November 22, 2022

Study: One in Five Non-Healthcare Workers Exposed to COVID-19 on the Job

Approximately one in five workers from non-healthcare settings reported being exposed to COVID-19 at work, according to the findings of a new study conducted by NIOSH researchers. And more than 48 percent of workers employed in protective service occupations—police officers, firefighters, correctional officers, and security guards, for example—reported occupational exposure to COVID-19. The study, which appears in the journal Clinical Infectious Diseases, includes data from more than 1,100 workers ages 18–64 who were diagnosed with COVID-19 between September 2020 and June 2021. Researchers partnered with six states—California, Georgia, New Hampshire, North Carolina, Pennsylvania, and Wisconsin—to collect information about participants’ exposures to people with confirmed or suspected COVID-19 and where those exposures occurred.

The study found that work characteristics such as how physically close to others a person must work and whether they must interact with members of the public have an effect on different workers’ COVID-19 exposure opportunities. For example, many workers in protective service occupations are required to work in close proximity to coworkers and the public. Researchers found that nearly 34 percent of survey respondents who had close contact with more than 10 coworkers reported being exposed to COVID-19 in the workplace. And nearly 29 percent of workers who reported being in close contact with more than 10 customers or clients per day also reported occupational exposures to COVID-19.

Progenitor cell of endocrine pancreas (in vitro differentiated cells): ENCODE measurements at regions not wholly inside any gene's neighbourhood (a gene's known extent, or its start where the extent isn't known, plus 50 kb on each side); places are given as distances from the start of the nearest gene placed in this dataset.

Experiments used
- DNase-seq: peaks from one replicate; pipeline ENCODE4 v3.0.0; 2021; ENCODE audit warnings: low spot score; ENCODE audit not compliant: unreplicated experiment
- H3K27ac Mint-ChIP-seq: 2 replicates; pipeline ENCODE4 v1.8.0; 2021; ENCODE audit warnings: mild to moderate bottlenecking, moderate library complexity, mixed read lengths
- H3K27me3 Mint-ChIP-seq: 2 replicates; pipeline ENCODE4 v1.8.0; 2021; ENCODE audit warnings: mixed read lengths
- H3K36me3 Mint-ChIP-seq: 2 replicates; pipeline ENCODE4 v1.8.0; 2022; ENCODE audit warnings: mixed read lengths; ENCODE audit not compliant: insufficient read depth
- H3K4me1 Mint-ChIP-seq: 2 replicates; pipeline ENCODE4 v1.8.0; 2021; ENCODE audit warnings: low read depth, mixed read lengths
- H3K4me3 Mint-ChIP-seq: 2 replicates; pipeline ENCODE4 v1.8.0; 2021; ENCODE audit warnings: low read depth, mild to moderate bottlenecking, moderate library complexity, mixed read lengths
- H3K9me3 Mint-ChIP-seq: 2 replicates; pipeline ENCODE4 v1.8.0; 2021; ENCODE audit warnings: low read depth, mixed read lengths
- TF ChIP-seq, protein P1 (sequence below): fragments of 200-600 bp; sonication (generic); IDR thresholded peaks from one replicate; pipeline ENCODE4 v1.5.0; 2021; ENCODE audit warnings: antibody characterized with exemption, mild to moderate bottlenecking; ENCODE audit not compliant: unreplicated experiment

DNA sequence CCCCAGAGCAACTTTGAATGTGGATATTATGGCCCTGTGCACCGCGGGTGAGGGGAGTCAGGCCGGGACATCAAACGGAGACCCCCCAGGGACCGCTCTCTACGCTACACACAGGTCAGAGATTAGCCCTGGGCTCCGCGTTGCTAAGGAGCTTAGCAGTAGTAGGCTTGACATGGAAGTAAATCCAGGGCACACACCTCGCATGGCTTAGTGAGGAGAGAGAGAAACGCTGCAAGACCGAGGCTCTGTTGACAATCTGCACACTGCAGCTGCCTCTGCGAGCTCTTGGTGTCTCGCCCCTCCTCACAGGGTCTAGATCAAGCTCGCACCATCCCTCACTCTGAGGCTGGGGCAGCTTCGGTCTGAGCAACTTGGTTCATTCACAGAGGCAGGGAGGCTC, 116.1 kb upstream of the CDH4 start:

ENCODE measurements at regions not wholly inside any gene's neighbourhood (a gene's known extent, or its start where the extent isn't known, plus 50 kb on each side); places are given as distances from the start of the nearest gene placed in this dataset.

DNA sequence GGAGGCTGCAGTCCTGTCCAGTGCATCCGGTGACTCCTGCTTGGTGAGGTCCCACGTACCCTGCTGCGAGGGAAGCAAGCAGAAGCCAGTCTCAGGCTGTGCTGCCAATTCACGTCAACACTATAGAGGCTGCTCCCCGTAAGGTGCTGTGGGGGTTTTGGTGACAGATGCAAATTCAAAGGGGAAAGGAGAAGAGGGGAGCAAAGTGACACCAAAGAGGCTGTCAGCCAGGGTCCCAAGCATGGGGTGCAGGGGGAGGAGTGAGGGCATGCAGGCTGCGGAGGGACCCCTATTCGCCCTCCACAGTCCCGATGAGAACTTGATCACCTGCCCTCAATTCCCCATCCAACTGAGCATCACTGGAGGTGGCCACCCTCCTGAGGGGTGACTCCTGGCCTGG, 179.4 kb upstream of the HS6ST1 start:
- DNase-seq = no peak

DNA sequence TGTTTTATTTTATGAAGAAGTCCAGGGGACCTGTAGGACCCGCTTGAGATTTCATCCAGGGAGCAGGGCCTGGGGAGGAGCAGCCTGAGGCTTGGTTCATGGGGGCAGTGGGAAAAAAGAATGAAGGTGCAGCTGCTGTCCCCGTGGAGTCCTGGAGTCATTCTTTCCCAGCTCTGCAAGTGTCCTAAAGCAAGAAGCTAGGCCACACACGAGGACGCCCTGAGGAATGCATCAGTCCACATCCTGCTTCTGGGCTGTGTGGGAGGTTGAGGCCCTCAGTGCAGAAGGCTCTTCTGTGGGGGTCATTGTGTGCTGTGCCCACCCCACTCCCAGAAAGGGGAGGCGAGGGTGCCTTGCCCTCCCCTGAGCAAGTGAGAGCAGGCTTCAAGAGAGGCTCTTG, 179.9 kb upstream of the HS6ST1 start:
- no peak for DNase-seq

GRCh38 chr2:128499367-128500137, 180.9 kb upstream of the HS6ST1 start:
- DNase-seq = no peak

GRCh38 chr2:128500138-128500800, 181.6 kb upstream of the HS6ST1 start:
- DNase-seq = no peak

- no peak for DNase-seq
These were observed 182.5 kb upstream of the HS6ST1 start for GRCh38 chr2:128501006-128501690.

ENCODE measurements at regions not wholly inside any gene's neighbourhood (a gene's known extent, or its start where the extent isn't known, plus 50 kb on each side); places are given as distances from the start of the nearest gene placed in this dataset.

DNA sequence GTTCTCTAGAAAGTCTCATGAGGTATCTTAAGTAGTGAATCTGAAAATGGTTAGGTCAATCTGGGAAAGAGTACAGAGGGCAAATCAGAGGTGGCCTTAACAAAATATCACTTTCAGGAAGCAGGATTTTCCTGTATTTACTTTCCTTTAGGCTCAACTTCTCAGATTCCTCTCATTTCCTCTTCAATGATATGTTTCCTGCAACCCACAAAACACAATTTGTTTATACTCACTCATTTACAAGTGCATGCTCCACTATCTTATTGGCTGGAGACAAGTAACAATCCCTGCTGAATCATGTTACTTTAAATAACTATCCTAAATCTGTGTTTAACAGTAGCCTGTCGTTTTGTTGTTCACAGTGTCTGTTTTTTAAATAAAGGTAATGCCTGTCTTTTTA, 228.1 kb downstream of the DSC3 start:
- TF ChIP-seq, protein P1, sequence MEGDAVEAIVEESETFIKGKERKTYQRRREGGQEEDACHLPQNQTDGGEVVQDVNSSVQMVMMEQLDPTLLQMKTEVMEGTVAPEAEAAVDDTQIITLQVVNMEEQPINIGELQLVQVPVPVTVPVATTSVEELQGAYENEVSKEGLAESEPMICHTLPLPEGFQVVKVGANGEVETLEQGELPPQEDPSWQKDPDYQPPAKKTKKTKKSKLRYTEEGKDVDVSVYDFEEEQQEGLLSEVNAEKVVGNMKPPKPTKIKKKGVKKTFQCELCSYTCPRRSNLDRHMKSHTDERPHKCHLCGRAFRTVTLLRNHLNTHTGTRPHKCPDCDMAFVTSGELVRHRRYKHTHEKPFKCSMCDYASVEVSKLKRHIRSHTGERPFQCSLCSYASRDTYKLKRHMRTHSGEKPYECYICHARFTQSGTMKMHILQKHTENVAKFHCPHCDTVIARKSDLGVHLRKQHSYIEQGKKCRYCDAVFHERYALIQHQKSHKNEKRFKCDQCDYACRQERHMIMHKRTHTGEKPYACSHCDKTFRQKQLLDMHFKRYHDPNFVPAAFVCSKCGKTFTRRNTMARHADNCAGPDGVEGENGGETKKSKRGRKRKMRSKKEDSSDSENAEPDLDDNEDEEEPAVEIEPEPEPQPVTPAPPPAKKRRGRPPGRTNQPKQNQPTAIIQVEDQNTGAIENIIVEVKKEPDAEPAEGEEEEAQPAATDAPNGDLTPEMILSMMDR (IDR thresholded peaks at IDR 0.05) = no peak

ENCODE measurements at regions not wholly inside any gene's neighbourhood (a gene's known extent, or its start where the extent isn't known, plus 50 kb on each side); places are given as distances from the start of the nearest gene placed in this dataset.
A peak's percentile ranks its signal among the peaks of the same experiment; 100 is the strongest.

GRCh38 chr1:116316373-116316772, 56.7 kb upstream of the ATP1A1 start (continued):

These findings suggest that more workplace protections are needed, the authors of the study state.

“Further research and surveillance are needed to accurately describe patterns in SARS-CoV-2 exposure inside and outside of work both for those who have worked outside the home throughout the pandemic and those who have or will transition from remote work to in-person work,” the journal article concludes. “Such information would help identify [U.S.] worker populations with the greatest need for prevention interventions.”

The study is freely available to read in Clinical Infectious Diseases. Further information can be found in a NIOSH news update.